Yellow flag iris is an excellent example of a plant that is benign, even beneficial, in its native habitat of Northern Europe, where harsh winters keep it in check, but is a worrisome nuisance when it travels abroad. Sadly, it can now be found cheaply through online distributors like Craigslist at low cost because it is so easy to cultivate. And in the time honored tradition of sharing successful garden plants with your neighbors, people are literally giving it away! But when yellow flag iris escapes the confinement of the garden and makes its way into the open waterways of the Western US, trouble is not far behind.
In its native Scotland, yellow flag iris provides an important food source and nesting site for the endangered Corn Crake. However, here in Oregon, it crowds out higher quality native food sources such as sedges and rushes, which are important as forage for our native wildlife. In this way, it reduces the ability of wetlands to support domestic and migratory waterfowl. And unlike in its home climate, yellow flag iris has no trouble surviving the milder winters of the Pacific northwest because of its unusual food storage system. Instead of storing sugars as starches in the root like other plants (think of potatoes and other starchy tubers), this energy is stored as fructan, allowing the plant to metabolize under very low oxygen conditions and protecting against freezing in the winter.
As it escapes urban gardens and ponds, yellow flag iris plant has migrated along stream corridors to invade riparian areas, open water features such a lakes and wetlands, and irrigation ditches. It can spread by both seed and rhizome. The seed pod contains disk-like seeds that, because of their cork-like nature, can often be seen floating long distances in large mats in the fall and winter to new locations, spreading the invasion. This can result in severely restricted water flow in narrow channels like irrigation canals, stormwater basins and flood control ditches due to heavy clumping, negating any potential environmental benefits and thus eliminating from the roster of restoration plants.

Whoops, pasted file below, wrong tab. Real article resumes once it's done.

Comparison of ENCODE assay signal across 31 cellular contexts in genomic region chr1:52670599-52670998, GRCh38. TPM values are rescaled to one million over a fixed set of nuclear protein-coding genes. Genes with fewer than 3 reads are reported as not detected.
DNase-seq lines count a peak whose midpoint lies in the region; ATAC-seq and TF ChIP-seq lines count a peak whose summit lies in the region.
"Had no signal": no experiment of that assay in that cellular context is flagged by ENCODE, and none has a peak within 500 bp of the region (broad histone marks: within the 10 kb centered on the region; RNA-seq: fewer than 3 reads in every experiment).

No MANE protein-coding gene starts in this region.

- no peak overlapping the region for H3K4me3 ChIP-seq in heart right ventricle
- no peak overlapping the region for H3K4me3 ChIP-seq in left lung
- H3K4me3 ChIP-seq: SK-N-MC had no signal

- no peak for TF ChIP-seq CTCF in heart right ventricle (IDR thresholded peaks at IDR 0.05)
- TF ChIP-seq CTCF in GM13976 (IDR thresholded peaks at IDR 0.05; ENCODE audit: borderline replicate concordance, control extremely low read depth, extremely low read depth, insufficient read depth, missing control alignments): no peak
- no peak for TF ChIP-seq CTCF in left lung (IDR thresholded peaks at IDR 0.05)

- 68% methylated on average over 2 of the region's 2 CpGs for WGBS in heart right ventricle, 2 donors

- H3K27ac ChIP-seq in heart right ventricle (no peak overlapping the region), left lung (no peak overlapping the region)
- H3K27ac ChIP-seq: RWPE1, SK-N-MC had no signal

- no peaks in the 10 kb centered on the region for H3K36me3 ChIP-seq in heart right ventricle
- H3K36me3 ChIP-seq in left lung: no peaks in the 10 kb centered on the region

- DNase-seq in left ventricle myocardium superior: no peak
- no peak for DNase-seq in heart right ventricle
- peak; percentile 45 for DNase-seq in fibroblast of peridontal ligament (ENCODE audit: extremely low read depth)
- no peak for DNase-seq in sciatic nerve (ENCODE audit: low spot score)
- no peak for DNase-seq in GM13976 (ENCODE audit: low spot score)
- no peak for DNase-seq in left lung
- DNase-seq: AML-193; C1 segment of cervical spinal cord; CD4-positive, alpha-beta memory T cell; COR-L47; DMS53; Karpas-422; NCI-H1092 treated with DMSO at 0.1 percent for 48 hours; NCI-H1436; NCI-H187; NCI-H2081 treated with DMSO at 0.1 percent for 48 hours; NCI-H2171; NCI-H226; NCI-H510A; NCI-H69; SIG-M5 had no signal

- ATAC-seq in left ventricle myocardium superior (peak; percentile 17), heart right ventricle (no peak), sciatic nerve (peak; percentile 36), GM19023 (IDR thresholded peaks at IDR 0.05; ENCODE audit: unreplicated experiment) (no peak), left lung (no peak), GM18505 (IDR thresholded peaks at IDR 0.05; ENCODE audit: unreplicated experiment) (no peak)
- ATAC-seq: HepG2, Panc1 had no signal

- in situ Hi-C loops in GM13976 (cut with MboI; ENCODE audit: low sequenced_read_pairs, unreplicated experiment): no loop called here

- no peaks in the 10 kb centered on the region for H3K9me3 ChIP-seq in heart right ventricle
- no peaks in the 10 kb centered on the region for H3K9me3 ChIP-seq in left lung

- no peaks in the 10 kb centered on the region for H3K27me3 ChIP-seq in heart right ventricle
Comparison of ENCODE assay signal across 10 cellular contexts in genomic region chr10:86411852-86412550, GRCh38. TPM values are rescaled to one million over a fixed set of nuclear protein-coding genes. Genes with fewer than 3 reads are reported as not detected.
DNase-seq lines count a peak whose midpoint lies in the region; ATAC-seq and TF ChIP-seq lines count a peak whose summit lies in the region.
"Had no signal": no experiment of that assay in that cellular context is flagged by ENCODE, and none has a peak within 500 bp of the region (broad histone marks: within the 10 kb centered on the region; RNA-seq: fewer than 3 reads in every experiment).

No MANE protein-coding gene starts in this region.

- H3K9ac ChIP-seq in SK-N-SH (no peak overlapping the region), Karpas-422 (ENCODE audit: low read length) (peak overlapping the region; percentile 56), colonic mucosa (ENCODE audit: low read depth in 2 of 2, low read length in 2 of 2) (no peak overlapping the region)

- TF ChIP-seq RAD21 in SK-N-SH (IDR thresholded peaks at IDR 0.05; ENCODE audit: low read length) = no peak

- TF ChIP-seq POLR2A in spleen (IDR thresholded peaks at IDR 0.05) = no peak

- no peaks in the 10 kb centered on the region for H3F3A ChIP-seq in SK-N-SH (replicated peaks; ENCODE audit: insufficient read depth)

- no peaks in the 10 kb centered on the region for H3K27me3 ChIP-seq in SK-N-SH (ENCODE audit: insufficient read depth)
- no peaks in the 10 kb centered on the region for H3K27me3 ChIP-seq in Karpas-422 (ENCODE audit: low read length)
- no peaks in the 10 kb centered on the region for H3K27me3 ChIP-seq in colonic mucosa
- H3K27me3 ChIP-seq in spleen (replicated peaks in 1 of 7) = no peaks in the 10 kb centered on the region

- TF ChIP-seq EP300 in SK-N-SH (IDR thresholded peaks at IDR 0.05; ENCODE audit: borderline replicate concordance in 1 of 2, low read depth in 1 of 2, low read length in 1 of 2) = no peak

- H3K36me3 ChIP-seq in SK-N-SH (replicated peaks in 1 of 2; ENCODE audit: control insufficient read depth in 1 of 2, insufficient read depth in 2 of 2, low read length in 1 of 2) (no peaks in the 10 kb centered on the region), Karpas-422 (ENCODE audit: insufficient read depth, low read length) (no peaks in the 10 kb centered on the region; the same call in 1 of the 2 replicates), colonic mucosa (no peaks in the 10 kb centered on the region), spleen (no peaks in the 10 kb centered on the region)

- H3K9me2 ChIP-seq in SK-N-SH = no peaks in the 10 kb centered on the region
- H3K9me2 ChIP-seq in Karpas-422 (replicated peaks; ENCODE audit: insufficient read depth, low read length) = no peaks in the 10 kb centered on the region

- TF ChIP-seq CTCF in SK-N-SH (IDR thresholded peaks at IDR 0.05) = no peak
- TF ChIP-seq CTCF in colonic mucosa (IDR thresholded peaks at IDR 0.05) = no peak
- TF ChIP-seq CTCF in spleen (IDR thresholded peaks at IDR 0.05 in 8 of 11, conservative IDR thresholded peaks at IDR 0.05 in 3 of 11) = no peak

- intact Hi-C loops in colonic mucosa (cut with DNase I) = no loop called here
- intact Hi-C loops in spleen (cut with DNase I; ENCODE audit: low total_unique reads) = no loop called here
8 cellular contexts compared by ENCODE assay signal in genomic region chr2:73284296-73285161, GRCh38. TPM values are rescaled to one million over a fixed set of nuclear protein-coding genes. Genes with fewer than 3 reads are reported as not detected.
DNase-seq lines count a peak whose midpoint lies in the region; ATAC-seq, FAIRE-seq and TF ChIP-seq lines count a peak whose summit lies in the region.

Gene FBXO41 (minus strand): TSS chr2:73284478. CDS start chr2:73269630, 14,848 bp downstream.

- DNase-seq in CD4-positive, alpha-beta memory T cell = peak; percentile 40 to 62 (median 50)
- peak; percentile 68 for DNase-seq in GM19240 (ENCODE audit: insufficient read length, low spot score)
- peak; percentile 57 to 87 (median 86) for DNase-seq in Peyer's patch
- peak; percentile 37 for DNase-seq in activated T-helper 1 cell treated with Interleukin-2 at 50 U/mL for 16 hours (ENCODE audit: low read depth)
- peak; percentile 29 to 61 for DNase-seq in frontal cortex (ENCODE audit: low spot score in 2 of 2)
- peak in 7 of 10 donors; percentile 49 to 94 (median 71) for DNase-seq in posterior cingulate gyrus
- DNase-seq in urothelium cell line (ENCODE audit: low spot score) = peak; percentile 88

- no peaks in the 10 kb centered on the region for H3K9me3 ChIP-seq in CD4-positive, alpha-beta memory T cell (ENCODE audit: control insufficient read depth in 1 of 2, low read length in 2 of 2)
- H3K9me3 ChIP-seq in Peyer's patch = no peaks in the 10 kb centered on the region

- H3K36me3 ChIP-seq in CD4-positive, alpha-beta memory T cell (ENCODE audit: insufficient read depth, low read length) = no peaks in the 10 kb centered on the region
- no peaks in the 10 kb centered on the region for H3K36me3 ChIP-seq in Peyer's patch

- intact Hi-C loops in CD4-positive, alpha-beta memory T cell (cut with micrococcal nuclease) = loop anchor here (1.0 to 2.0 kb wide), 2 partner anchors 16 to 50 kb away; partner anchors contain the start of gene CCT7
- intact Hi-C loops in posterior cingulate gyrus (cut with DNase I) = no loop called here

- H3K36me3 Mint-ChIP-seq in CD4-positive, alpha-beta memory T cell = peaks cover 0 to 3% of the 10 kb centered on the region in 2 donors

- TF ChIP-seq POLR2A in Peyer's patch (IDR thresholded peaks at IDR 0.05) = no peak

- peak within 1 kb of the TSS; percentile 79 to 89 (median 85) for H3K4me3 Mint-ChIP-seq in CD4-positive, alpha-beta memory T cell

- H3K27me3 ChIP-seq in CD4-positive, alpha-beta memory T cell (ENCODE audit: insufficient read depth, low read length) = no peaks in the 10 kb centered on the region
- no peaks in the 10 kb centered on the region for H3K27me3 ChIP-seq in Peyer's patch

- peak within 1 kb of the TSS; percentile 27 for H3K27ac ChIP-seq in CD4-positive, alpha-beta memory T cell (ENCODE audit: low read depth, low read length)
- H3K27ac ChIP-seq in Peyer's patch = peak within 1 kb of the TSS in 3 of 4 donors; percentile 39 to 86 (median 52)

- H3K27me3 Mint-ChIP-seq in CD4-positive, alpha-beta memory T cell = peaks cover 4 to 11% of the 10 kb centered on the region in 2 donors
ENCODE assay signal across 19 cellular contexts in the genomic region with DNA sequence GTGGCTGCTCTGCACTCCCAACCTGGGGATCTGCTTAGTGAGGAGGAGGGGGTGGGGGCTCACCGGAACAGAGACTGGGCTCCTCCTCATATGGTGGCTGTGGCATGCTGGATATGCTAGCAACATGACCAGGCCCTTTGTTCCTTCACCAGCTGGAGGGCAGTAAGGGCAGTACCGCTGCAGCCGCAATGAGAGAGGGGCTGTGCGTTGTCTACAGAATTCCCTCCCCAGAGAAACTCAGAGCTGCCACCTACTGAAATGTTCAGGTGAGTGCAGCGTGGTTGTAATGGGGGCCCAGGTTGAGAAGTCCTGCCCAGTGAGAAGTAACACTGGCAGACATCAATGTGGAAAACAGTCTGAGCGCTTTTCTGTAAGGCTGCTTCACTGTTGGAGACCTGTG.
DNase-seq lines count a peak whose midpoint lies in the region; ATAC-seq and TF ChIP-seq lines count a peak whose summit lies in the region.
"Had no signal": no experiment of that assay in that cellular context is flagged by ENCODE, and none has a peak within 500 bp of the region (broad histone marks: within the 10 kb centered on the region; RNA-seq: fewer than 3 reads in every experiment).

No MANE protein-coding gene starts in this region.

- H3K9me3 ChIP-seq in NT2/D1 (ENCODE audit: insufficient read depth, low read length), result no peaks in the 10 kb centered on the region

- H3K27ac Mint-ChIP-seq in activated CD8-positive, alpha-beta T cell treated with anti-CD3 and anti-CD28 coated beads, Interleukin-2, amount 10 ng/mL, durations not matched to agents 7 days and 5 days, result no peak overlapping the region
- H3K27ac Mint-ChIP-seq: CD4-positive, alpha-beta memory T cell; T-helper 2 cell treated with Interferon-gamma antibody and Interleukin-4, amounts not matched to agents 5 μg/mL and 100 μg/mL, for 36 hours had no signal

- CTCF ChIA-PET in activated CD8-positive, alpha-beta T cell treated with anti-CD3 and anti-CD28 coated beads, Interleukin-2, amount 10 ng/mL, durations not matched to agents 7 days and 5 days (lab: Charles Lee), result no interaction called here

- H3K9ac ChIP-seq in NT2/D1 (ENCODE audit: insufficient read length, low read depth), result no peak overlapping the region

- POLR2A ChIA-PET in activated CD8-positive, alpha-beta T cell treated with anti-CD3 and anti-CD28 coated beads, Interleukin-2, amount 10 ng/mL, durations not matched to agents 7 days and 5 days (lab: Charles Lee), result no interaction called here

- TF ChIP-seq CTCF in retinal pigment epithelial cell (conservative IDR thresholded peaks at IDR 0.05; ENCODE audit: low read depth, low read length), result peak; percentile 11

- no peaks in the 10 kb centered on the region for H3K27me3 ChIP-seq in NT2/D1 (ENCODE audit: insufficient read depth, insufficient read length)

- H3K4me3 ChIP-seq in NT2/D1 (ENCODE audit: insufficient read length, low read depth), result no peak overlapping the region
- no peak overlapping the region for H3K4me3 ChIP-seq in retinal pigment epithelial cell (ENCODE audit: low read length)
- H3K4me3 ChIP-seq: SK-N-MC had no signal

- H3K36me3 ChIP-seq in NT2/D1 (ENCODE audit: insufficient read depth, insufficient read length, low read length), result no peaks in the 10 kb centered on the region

Look-alikes and Better Choices
Responsible gardeners have a number of choices in the iris family as well as yellow blossoming plants and other wetland plants that can replicate the appearance of yellow flag iris throughout the season.
• Gardeners seeking the classic look of cultivated irises can select from a wide variety of other non-invasive cultivars, allowing for a spectacular array of color and variegation options. Native Oregon or Douglas irises have a lovely royal purple blossom and is adapted to our regional environment, allowing for a high rate of plant survival.
• For gardeners seeking the distinctive yellow hue to add a variety of color to their landscape, several native options abound. Rocky mountain iris lacks the larger sized blossom of the cultivated varieties, but mimics their bright yellow color. Like yellow flag iris, native skunk cabbage thrives in standing water environments with a bloom that closely resembles a yellow-hued peace lily in shape.
• Yellow flag iris can also resemble cattail late in the season when the bloom has faded and is replaced by the seed (an oblong tripartite capsule between 2-4 inches long appears quite similar at a distance to the classic seed pod of the cattail).
Removal of yellow flag iris usually requires large excavation equipment or use of herbicides once the population has taken over. Moreover, removal may have to occur more than once since the plant may easily re-establish by rhizome fragments left over. As with most invasive species, catching yellow flag iris during its establishment before growth explodes is critical.
If you encounter this invader, you can take immediate action as well as report it. To remove the immediate culprit, pull plant the before it goes to seed, being sure to remove the entire root. All captured plants should be bagged and thrown into the municipal waste bin rather than composted or mulched in order to prevent re-sprouting.